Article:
Poor advisement is no defense

In Opinion
Courtesy of MCT
Courtesy of MCT

Would it not be great to be able to commit a crime and then be able to get away from doing the time by claiming someone defrauded you? Well this is what convicted rapist Andrew Luster is trying to do at this very moment.

Luster—the son of late cosmetics company founder Max Factor—was sentenced in 2002 to 124 years in prison for his crimes, but he is now citing bad legal advice as a reason why he should have his sentence reduced. During Luster’s trial, he fled the United States for Mexico in order to escape conviction at the behest of his attorney at the time.

Even though Luster left the country, the judge in place of the trial decided to let the hearing go on in absentia, eventually leading to his sentence of 124 years in prison. Now, 11 years after the original hearing, Luster had a hearing to appeal on Feb. 27 to prove that he was given bad legal advice.

With all of this said, Luster should not be granted a hearing just because he was given bad legal advice.

Even though convicted felons do sometimes deserve a hearing for an appeal, they should not be granted one just because of poor counsel. Luster is an adult who needs to take responsibility for his actions, even if it was a mistake.

This says nothing of the severity of Luster’s alleged crimes. In his current trial, according to the Los Angeles Times, Luster said that he did not give GHB to his victims but that they did it together. By supplying the women with these mind altering drugs, the women were not able to intelligently decide what they wanted to do, thus making it qualify as rape.

Even if Luster was being truthful, he was still giving the women a drug that alters decision making.

If the judge grants Luster a new sentencing based on the reasoning that he received bad advice from his former attorney Richard Sherman, then that would set precedent and open Pandora’s box: That would mean any convicted felon would be able to use bad legal advice as an excuse to get a sentence reduced.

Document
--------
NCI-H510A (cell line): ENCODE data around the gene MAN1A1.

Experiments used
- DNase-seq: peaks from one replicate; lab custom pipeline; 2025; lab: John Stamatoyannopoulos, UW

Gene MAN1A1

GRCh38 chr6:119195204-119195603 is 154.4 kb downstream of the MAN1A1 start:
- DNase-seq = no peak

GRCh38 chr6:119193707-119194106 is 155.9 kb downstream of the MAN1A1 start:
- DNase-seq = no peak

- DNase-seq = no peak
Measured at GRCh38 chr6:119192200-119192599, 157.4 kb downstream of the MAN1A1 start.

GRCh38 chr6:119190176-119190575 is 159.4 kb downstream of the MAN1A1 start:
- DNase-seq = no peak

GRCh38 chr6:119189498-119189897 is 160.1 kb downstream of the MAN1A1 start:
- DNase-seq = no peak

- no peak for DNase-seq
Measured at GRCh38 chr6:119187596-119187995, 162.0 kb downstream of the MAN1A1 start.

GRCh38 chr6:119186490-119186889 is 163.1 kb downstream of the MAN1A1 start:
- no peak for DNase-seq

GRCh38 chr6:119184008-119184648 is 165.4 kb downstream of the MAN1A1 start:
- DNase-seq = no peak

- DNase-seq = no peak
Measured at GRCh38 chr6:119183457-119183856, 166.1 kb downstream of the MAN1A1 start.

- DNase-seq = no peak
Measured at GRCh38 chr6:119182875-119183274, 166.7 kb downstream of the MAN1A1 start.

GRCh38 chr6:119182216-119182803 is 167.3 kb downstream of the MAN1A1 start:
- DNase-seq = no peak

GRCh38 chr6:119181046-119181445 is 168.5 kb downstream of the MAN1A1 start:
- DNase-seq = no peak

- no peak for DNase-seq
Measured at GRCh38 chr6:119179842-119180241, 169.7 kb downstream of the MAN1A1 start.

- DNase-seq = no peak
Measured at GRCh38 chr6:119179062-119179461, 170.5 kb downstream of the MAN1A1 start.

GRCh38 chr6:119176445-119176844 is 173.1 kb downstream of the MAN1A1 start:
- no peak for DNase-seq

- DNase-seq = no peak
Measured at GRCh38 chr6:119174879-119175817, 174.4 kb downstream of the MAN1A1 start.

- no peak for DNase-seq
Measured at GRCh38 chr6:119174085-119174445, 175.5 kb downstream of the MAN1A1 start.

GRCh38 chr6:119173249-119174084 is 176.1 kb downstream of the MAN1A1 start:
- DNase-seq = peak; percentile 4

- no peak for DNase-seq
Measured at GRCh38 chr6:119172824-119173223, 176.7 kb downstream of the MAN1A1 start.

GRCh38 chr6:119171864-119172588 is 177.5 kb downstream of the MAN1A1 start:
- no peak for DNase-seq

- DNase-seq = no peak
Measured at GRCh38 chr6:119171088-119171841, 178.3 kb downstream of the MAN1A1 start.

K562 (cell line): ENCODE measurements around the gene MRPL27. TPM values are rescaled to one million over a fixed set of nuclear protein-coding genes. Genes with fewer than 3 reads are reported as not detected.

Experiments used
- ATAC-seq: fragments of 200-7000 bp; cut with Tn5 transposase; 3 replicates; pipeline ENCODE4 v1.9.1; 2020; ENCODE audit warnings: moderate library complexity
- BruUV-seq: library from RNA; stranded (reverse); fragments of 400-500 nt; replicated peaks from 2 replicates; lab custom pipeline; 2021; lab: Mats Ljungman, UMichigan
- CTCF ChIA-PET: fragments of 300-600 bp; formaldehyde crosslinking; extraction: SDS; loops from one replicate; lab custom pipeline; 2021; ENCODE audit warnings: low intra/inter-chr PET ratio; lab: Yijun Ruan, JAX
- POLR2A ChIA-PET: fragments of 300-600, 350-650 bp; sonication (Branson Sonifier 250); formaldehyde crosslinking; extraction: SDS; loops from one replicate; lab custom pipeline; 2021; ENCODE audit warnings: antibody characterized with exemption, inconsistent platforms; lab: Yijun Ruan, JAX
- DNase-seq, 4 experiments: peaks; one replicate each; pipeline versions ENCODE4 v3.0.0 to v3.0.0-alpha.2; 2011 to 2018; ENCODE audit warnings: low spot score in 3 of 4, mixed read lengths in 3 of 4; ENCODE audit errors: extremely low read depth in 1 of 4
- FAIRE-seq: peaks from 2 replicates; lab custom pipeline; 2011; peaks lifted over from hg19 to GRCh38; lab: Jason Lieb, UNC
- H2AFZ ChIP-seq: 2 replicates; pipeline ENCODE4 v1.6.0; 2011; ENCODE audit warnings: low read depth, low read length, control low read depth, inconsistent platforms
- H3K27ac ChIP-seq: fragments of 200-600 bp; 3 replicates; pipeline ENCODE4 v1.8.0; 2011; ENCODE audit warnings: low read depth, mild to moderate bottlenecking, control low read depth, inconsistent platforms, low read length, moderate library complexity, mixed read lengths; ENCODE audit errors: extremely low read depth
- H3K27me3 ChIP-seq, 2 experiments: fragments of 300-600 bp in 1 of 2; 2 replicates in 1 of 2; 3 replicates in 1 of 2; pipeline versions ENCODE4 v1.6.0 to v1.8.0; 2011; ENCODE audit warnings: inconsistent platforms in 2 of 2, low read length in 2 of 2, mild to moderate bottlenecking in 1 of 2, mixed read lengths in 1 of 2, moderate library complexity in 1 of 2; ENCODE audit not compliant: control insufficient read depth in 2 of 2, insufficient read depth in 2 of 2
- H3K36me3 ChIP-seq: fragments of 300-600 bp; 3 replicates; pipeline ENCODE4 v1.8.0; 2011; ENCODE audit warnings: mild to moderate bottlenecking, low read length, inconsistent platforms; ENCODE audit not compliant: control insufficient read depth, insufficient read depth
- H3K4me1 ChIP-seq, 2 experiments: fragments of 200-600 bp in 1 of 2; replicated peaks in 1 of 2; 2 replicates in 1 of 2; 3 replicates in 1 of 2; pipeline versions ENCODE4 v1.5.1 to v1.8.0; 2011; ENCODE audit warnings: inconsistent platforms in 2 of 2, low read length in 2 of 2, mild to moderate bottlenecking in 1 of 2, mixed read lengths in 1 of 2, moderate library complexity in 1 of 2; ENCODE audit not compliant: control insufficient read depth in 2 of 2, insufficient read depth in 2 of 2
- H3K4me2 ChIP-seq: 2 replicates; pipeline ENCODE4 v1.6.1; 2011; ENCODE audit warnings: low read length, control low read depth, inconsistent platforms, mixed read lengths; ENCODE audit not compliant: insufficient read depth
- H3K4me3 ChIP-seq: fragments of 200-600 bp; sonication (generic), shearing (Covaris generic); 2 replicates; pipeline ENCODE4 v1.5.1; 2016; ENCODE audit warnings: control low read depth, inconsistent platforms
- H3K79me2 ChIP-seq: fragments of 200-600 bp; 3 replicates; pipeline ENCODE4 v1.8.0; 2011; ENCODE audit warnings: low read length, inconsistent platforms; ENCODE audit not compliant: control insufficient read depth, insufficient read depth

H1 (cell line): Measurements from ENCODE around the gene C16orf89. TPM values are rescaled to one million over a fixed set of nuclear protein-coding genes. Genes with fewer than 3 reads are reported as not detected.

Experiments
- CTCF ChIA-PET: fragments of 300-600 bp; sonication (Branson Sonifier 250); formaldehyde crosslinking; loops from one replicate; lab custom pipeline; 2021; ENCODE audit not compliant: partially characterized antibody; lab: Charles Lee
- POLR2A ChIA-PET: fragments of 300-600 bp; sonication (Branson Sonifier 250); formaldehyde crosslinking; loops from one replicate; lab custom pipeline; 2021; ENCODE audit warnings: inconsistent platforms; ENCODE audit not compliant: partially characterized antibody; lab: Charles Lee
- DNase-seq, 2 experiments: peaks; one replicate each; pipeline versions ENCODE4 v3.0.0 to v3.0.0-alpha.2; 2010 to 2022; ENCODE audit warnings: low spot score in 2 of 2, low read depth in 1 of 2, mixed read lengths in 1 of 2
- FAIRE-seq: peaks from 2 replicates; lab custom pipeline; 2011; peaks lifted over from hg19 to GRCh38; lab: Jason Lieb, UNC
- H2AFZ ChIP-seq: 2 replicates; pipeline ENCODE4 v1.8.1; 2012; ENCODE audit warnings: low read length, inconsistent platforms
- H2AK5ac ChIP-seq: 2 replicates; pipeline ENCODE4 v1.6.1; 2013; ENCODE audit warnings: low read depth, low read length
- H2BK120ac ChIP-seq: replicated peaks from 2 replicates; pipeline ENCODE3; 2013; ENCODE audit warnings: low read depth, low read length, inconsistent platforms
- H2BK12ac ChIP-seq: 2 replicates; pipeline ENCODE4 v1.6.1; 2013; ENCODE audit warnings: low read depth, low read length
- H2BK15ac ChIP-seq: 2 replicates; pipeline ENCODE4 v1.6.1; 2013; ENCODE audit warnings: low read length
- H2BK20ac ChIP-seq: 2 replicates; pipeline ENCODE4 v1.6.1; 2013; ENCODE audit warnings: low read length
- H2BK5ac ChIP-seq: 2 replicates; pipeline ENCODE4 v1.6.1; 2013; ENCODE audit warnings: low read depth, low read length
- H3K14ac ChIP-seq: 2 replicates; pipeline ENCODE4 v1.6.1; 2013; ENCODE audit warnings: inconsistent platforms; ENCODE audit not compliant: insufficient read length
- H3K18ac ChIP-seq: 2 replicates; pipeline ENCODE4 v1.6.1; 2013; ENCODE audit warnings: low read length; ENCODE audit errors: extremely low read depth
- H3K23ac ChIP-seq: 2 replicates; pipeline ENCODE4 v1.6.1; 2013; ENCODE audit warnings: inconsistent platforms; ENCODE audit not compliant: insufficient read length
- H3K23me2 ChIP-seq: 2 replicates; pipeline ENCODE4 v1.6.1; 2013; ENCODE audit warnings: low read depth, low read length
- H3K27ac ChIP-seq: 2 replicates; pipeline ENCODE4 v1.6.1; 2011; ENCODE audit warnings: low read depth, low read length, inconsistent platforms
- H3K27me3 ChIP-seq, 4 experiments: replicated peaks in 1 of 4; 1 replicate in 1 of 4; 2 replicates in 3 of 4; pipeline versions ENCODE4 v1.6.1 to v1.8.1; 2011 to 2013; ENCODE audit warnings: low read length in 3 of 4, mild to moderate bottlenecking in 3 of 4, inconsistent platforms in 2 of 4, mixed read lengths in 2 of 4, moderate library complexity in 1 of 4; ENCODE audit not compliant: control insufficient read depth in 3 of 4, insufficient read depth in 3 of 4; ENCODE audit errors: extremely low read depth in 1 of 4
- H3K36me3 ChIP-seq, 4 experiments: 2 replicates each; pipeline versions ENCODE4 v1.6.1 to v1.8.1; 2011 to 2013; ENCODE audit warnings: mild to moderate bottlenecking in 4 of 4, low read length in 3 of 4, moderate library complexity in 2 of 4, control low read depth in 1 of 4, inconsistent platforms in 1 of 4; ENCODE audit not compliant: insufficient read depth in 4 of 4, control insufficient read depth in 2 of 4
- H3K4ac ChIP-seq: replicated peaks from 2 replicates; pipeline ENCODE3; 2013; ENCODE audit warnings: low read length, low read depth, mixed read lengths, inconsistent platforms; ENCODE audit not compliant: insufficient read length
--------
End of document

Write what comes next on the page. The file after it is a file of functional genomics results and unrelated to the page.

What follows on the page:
According to the St. Louis Beacon, both Justice Antonin Scalia and Justice Samuel Alito would argue that even though Luster was given bad advice, it would not have helped him much and he would still be convicted of his offense.

Justice Stephen Breyer seems to agree with them as well about the case. When speaking about a case very similar to the Luster retrial, Justice Breyer said, “It would be too easy … to find that the lawyer after the defendant is convicted did a bad job during the plea negotiation.”

Since three Supreme Court justices seem to think that Luster would not deserve a retrial, that goes to show that his argument is a weak one. Just because Luster decided to take bad advice and do what his former lawyers told him to do, that should not make him worthy of having his sentencing reduced.

Since Luster should not be able to have his sentence reduced, his only plan of action would be to sue his former lawyer. Even if he wanted to go this route, he would not be able to. Sherman died of cancer in 2011.

Therefore Luster should take responsibility for his actions like a man.

Luster should be put back into his prison cell and not be allowed to have a retrial; he knew what he was doing was wrong and he even left the country knowing what would happen if he did. He should have been given more time for running from the law and going into hiding. Andrew Luster should be in jail for the rest of his days and should live with the guilt that he tormented women’s lives.

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  • Hadley von Haddleburg

    Some experience in the real world would help the writer of this piece. Mr. Luster has already served much more prison time than anyone else would have served for the same offense.

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